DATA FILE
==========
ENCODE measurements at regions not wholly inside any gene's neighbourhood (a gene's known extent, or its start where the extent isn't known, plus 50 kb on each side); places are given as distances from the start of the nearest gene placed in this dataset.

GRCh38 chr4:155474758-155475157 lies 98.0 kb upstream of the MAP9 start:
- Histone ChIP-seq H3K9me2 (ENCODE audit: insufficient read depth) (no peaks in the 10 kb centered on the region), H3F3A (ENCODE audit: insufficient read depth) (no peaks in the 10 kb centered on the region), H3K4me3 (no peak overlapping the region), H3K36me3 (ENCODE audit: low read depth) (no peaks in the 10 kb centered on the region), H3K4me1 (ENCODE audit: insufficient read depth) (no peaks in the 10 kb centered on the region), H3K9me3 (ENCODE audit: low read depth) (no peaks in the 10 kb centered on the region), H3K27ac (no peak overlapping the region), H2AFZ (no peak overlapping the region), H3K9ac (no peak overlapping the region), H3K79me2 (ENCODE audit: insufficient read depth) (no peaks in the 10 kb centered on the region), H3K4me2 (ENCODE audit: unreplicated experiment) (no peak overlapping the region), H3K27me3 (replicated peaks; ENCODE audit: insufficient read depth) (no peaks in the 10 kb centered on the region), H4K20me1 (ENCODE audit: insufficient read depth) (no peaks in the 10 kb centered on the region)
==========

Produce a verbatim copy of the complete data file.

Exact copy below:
ENCODE measurements at regions not wholly inside any gene's neighbourhood (a gene's known extent, or its start where the extent isn't known, plus 50 kb on each side); places are given as distances from the start of the nearest gene placed in this dataset.

GRCh38 chr4:155474758-155475157 lies 98.0 kb upstream of the MAP9 start:
- Histone ChIP-seq H3K9me2 (ENCODE audit: insufficient read depth) (no peaks in the 10 kb centered on the region), H3F3A (ENCODE audit: insufficient read depth) (no peaks in the 10 kb centered on the region), H3K4me3 (no peak overlapping the region), H3K36me3 (ENCODE audit: low read depth) (no peaks in the 10 kb centered on the region), H3K4me1 (ENCODE audit: insufficient read depth) (no peaks in the 10 kb centered on the region), H3K9me3 (ENCODE audit: low read depth) (no peaks in the 10 kb centered on the region), H3K27ac (no peak overlapping the region), H2AFZ (no peak overlapping the region), H3K9ac (no peak overlapping the region), H3K79me2 (ENCODE audit: insufficient read depth) (no peaks in the 10 kb centered on the region), H3K4me2 (ENCODE audit: unreplicated experiment) (no peak overlapping the region), H3K27me3 (replicated peaks; ENCODE audit: insufficient read depth) (no peaks in the 10 kb centered on the region), H4K20me1 (ENCODE audit: insufficient read depth) (no peaks in the 10 kb centered on the region)